Aberrant TF expression is associated with bad pregnancy outcomes in mice and women

Although TF is required for embryonic and placental development, aberrant expression of TF is associated with abnormal pregnancies in mice and women. Human studies have demonstrated that changes in TF expression in the endometrium can result in various pathologies, including, infertility, miscarriages, pre-eclampsia, and preterm labor [25]. Endometriosis is a common cause of infertility. Aberrant expression of TF by endothelial cells was observed in endometriotic lesions in women [25]. Consistent with these observations in humans, a recent study performed in an athymic mouse model of endometriosis demonstrated that targeting aberrantly expressed endothelial TF causes regression of endometriosis [26].

Erez et al. [27] reported a correlation of TF with preterm delivery, a serious pregnancy complication associated with high neonatal morbidity and mortality. High TF activity and decreased TFPI levels were observed in plasma from patients with preterm labor [27]. Similarly, these authors found increased TF levels and activity in amniotic fluid from patients with fetal demise [28]. TF levels were also found to be significantly increased in patients with pre-eclampsia [29–31]. Higher levels of TF were found in plasma and placentas from pre-eclamptic patients than in those with normal pregnancies [30]. Increased placental TF expression was correlated with increased TF mRNA placental levels, suggesting increased synthesis of TF by trophoblasts in pre-eclamptic placentas [31].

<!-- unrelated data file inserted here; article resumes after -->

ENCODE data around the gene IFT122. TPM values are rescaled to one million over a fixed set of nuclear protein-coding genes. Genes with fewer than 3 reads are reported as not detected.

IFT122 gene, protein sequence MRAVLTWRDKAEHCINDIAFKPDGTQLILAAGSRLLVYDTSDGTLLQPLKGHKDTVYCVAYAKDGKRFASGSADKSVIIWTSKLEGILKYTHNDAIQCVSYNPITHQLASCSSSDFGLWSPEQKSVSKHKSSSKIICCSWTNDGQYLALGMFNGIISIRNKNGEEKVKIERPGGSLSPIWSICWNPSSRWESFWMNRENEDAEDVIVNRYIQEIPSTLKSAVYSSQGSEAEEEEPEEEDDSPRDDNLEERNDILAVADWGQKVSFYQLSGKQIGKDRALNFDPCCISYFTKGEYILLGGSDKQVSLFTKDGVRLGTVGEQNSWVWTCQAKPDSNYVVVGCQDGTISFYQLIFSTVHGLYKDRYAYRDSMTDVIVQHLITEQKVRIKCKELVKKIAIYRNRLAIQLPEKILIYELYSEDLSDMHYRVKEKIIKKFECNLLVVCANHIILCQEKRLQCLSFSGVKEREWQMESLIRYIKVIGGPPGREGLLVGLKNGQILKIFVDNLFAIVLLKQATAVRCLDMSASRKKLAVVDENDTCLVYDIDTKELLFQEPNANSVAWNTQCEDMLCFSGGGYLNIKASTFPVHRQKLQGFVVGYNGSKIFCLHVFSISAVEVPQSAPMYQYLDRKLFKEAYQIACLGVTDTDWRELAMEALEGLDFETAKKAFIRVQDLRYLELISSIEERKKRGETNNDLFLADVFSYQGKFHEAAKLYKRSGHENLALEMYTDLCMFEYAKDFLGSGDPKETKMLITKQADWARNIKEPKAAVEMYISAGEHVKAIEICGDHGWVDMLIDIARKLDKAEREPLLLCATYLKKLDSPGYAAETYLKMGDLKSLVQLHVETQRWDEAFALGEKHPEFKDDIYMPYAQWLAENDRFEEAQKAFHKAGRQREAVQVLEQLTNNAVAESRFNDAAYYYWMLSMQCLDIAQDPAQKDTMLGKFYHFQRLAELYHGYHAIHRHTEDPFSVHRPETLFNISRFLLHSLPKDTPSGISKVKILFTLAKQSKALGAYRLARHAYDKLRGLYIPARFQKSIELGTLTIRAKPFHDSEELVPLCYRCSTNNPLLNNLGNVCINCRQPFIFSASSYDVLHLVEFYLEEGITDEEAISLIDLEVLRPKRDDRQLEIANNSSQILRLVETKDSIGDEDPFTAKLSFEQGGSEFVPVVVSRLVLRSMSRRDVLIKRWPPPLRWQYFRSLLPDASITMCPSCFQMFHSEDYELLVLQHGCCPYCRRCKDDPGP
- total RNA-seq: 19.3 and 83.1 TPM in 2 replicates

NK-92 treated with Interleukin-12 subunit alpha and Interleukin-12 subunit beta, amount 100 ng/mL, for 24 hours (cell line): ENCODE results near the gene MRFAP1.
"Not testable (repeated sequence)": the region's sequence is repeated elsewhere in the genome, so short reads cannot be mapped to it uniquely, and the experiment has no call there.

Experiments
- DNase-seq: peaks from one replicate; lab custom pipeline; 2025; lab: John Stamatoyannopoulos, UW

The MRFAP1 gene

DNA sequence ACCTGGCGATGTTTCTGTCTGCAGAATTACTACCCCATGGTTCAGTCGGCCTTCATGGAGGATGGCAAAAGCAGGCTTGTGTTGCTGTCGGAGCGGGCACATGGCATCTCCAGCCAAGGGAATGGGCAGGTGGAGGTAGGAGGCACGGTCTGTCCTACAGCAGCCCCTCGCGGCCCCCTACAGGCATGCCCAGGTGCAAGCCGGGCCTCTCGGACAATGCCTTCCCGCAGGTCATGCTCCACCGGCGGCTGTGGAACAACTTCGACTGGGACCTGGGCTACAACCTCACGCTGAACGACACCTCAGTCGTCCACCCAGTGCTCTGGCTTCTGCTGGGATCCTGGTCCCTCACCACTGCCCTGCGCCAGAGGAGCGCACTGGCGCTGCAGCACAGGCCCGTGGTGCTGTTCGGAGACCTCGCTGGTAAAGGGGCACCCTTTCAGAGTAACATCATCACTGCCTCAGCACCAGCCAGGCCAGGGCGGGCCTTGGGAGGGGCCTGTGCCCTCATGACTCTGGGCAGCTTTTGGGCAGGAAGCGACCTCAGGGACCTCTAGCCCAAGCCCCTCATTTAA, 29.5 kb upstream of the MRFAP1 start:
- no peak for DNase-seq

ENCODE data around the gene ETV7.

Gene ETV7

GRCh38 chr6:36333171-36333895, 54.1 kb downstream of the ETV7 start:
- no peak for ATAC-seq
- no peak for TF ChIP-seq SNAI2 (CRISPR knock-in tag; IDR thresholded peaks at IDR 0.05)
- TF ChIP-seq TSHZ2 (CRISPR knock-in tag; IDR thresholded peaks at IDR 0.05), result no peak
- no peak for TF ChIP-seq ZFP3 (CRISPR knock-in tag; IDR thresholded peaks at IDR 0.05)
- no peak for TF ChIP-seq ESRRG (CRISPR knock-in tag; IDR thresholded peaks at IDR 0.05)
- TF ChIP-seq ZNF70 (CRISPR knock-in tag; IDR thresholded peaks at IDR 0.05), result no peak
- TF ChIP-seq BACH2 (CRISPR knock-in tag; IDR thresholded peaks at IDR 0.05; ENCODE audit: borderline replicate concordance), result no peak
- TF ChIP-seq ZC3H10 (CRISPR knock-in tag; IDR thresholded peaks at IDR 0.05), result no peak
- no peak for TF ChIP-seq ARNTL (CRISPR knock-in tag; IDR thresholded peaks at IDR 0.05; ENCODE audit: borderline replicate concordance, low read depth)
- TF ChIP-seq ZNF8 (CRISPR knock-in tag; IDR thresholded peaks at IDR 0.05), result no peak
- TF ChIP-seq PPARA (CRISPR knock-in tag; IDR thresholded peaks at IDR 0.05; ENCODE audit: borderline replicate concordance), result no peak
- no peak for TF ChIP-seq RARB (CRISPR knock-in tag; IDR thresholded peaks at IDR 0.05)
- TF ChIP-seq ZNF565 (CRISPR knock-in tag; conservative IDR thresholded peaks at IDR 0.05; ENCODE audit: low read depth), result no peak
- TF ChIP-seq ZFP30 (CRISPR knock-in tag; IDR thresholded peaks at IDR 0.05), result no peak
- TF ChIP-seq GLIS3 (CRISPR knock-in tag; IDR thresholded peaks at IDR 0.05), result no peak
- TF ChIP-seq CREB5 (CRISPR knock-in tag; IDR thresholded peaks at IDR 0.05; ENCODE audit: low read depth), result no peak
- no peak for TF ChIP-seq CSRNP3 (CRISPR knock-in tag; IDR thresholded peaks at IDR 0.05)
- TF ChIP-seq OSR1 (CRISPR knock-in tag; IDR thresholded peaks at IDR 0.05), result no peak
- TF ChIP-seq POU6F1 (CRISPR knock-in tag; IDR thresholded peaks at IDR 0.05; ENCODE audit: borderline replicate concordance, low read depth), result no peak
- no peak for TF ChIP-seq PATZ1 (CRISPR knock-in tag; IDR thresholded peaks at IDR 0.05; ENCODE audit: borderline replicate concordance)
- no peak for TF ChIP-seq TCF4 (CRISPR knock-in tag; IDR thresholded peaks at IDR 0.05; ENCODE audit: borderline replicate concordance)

Most of these studies performed in humans reported increased levels of the protein TF, but no information regarding TF activity and/or activation of the coagulation cascade in these women is available. However, most of these studies concluded that increased plasma and placental TF levels may contribute towards the pathologic hypercoagulable state that leads to pregnancy failure. In addition, these studies do not provide information about TF being the cause or the consequence of bad pregnancy outcomes. Studies performed in mice identified a causative role for TF in pregnancy complications, and suggested that TF might also play a fibrin-independent proinflammatory role in the pathogenesis of pregnancy complications [32–34]. Recent studies showed increased PAR-2 expression in endothelial cells of women with pre-eclampsia [30]. Increased TF and PAR-2 expression suggest that coagulation-independent mechanisms may be involved in the pathogenesis of pre-eclampsia. Further studies should be performed in human samples in order to characterize the role of TF expression in pregnancy complications, as it is not clear whether TF is activating the coagulation cascade and/or triggering non-hemostatic signaling events.